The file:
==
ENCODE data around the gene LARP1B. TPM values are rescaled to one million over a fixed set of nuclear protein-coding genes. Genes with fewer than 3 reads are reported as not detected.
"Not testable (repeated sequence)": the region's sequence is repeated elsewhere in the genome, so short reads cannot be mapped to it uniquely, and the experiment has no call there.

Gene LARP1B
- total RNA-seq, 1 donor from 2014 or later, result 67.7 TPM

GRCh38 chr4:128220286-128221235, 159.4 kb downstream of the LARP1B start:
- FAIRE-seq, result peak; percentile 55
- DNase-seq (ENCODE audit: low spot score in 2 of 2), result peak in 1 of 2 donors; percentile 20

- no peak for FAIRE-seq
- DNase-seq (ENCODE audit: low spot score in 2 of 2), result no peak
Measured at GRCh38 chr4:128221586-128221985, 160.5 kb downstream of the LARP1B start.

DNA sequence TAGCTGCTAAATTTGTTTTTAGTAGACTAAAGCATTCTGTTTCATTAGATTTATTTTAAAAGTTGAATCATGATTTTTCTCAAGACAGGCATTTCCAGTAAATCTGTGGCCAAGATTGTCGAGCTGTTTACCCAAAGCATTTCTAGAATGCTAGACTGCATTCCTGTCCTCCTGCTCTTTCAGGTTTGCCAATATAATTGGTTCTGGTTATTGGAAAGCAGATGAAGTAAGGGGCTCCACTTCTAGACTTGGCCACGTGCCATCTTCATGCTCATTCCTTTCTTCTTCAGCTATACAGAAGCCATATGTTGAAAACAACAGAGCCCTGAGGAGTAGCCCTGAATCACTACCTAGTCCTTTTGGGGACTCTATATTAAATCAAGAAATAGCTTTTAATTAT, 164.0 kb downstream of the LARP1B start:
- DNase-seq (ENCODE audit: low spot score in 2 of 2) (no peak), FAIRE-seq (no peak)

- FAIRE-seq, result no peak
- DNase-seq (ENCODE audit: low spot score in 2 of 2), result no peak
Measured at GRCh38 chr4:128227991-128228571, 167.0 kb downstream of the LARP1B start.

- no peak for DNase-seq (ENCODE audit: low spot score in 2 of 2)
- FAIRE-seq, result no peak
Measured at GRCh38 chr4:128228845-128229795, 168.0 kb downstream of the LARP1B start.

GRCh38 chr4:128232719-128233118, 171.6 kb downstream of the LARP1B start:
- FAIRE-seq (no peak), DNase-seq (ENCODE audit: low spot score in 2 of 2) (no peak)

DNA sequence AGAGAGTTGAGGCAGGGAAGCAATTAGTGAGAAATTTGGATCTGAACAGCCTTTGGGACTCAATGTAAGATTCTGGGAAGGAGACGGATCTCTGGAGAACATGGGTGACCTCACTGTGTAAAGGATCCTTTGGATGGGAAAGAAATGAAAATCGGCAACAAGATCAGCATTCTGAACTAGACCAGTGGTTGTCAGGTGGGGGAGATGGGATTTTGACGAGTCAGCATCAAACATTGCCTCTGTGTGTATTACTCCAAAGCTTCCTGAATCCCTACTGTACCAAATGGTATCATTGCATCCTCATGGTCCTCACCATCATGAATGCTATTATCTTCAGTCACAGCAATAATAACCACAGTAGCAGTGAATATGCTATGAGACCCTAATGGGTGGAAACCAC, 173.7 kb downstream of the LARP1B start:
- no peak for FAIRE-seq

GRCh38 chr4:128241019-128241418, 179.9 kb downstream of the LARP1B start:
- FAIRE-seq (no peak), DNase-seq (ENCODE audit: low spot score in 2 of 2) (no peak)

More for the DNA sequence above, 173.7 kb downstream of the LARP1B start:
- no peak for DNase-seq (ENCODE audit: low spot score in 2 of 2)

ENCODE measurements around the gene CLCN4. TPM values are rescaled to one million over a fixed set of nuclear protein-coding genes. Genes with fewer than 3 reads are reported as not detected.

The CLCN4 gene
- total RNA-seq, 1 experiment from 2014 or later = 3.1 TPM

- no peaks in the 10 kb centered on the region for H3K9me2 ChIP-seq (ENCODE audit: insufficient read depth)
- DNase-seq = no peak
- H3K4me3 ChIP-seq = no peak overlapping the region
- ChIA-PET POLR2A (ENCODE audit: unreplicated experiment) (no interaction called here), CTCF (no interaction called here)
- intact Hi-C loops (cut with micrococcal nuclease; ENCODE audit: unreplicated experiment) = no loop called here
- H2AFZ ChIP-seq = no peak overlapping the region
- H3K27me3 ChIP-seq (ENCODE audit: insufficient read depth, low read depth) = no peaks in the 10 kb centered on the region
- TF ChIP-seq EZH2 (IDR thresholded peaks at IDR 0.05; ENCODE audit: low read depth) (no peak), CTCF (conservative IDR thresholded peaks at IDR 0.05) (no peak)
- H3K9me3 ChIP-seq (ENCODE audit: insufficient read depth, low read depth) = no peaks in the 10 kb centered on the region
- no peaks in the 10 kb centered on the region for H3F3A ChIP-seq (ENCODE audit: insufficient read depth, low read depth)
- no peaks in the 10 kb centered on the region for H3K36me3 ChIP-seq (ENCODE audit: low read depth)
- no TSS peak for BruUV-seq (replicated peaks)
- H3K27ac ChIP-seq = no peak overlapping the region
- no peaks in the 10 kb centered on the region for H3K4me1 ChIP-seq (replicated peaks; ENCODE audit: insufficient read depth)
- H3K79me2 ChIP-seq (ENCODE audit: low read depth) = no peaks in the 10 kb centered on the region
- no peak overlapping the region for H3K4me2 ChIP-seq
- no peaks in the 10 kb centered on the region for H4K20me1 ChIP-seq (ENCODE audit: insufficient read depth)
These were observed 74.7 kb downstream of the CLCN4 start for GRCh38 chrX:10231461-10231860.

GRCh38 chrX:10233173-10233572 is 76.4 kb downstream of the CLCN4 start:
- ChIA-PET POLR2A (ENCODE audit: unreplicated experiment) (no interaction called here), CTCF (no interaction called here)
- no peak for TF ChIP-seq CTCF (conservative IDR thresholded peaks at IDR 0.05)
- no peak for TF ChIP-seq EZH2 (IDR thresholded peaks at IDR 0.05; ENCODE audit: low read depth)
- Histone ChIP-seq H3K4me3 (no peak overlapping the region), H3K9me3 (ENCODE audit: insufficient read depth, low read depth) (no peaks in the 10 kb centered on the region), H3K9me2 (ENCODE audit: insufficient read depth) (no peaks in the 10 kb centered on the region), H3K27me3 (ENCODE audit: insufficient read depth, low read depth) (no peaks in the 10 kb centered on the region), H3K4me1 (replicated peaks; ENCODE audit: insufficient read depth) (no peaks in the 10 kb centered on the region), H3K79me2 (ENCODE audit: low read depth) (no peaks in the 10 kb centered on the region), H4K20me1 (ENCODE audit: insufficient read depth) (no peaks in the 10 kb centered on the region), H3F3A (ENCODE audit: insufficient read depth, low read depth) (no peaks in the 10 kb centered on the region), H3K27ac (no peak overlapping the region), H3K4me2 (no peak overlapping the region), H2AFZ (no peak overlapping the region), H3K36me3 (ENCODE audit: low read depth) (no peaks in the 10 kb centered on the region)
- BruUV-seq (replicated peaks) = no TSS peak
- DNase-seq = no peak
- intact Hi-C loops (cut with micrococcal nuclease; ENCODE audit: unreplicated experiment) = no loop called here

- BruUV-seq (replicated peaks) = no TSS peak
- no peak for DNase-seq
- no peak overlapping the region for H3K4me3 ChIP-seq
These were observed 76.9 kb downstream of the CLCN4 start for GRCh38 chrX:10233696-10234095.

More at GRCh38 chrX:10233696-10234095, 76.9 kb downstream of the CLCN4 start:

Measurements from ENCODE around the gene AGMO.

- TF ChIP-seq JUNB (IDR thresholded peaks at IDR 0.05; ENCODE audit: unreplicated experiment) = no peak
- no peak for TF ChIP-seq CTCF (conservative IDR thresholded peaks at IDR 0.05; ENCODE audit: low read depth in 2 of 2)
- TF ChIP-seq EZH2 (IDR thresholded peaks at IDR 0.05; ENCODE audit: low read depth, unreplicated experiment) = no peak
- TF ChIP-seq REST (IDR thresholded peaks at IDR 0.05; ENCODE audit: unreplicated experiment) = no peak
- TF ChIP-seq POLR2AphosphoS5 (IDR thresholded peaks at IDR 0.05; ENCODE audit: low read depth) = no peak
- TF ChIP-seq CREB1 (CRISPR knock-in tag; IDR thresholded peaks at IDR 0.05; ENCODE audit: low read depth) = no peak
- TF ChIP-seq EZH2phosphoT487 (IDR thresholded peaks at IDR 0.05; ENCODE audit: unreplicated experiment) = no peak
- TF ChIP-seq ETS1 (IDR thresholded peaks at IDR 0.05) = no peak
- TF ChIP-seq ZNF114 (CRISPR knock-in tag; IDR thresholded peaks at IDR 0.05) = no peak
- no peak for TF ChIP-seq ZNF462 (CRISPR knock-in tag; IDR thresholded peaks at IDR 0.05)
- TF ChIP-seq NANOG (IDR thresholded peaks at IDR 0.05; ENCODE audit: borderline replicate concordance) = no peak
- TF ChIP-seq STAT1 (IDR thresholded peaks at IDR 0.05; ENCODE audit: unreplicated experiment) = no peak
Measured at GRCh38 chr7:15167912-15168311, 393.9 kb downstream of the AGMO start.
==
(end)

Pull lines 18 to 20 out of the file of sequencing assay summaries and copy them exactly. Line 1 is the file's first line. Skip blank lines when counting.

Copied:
Measured at GRCh38 chr4:128228845-128229795, 168.0 kb downstream of the LARP1B start.

GRCh38 chr4:128232719-128233118, 171.6 kb downstream of the LARP1B start:
- FAIRE-seq (no peak), DNase-seq (ENCODE audit: low spot score in 2 of 2) (no peak)